Africa Carnival samba man


Top destinations to get your Carnival on

Published February 21st, 2014

While Rio may grab the headlines with its flesh-baring, samba-shaking parades and New Orleans is renowned for getting down and dirty with its wanton display of pre-Lenten debauchery, there’s plenty of places around the globe where you can get your glitter on and truss up your tail feathers for the Carnival season. Traditionally a time to let loose before the 40-day fast or abstinence of Lent kicks in (just before Ash Wednesday – March 5 this year), fiestas happen in South America, Central America, Europe, Africa and the Caribbean. Here’s our fave alternative places to party before the Easter bunny arrives.





Trinidad Carnival

Sound the steel drums; the rum-soaked Trinidad Carnival takes place annually on the Monday and Tuesday before Ash Wednesday with heaps of fetes, concerts and parties starting the week prior. It’s the biggest carnival in the Caribbean and takes over the entire country. Think Trini-born rapper Nicki Minaj’s tribute in her ‘Pound the Alarm’ video and then times that by a thousand. J’Ouvert is the no-holds-barred, 3am festival opener when revellers hit the streets covered in mud, body paint or even chocolate! Save your sparkly and skimpy costume for the main event - the Parade of the Bands in the capital, Port of Spain, where the mas bands (masquerade bands) and masqueraders whine (dance) alongside sound-system trucks blaring live calypso music to the Savannah stage. Bring sunscreen!





Tenerife Carnival

Over on the Spanish island of Tenerife in the Canary Islands, some 322 kilometres off the northwest coast of Africa, the islanders sure like to party with around 300 festivals annually. The biggest of these is the 15-day Santa Cruz Carnival when around 250,000 costumed masqueraders hit the capital, although carnivals also happen all around Tenerife. The event kicks off with the crowning of the Carnival Queen on the Wednesday before Ash Wednesday and continues with the official Coso or Grand Procession of floats, bands, dancing troupes and street entertainers on Shrove Tuesday. Lent doesn’t stop the party though, there’s the mock burial called Enterrio de la Sardina (Burial of the Sardine) with cross-dressing mourners and more parades on the following weekend!





Cape Verde Mardi Gras

Also in Africa, Cape Verde is an island archipelago off the west coast and a former Portuguese colony where one of the lasting traditions is a colourful annual carnival. Also known as the São Vicente Creole Carnival, the Cape Verde Mardi Gras taps Brazil for its shared Portuguese history for its pre-Lenten fiesta in the usually quiet town of Mindelo on São Vicente Island. Expect massive fireworks, eye-catching costumes, buff bodies, samba shaking and plenty of fun in the sun. There’s a procession on the Monday before Lent and Shrove Tuesday is a public holiday where everyone gets to sleep off their excesses and then regroup for a smaller and more family friendly parade in the dusky afternoon.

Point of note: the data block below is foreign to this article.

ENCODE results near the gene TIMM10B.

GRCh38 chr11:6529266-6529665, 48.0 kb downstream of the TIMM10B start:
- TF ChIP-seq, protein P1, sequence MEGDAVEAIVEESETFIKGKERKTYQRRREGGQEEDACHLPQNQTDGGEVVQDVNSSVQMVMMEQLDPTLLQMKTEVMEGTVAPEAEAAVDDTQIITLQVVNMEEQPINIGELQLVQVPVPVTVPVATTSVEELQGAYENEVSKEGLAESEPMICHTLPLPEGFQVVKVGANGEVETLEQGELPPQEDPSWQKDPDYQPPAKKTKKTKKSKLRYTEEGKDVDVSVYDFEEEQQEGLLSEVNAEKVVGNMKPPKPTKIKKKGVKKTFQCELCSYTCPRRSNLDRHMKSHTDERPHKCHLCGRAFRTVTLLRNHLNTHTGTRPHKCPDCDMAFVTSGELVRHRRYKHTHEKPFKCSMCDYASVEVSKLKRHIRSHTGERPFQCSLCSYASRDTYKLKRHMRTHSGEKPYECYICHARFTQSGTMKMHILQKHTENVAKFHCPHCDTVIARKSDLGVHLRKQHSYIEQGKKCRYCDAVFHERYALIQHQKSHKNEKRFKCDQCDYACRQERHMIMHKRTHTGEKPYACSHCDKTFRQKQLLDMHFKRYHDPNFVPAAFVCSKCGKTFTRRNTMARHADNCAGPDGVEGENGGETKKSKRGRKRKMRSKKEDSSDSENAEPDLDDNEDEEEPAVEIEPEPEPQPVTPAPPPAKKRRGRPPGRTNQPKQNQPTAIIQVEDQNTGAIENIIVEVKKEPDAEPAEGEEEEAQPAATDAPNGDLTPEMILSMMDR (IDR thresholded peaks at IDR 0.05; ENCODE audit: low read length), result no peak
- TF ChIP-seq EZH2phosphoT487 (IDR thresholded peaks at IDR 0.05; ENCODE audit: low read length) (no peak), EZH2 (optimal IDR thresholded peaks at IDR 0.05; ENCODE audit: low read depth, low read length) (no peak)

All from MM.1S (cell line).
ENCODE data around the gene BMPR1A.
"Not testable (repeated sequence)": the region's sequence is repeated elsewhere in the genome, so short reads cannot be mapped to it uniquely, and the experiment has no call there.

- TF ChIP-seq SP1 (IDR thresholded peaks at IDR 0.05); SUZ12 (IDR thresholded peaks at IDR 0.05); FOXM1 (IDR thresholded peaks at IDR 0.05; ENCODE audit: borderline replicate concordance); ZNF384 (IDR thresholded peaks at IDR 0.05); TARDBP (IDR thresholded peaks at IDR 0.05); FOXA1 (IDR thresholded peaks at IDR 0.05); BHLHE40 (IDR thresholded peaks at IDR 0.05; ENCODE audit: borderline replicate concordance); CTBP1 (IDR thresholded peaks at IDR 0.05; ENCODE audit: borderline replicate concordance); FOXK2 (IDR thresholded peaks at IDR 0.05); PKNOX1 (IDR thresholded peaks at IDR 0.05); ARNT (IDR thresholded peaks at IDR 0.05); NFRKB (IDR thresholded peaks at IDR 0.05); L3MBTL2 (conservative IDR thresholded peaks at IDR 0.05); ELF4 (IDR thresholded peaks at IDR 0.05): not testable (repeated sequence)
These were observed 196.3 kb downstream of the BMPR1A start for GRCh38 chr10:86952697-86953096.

Recife and Olinda Carnivals

For a more authentic Carnival in Brazil, seek out the pre-Lenten celebrations of Recife and Olinda. The neighbouring cities in the northeast of Brazil put on separate events during the carnival season, which are influenced by their indigenous and African heritage. The Recife Carnival reportedly has the biggest bloco (parade) in the world – Galo de Madrugada (Rooster of the Dawn) - which opens the celebrations on the Saturday before Lent with over 1.5 million people flocking to the streets for  the all-inclusive samba display where everyone is expected to take part and you’ll hear a mishmash of music styles. In Olinda, it’s all about the costumes from the sexy to satirical and papier-mâché puppets called bonecas that march through the streets. It’s all over on Fat Tuesday, before Lent.





Venice Carnival

There’s no grinding, whining and definitely no skin on display at the Carnival of Venice, in the Italian city of canals. In fact, the enduring symbols of the Carnevale di Venezia are the elaborate masks (mascheras) donned traditionally to hide the identities of the revellers. Carnival-goers wear exquisitely detailed costumes and half or full masks – some with distinct Venetian styles. The 10-day carnival itself runs until the stroke of midnight on Shrove Tuesday with events including dance and music extravaganzas in Piazza San Marco and live music in Venice’s other squares, decorated gondolas on the canals, plus heaps of grand masquerade balls for the highrollers. Dress to impress!


Cassandra Laffey

Consumed with unrequited wanderlust, I get my fix in 24/7 cities and hippie retreats. I'm still looking for the ultimate combo of secluded beach and major metropolis, and my happy place is a 5-star hotel room all to myself - sigh.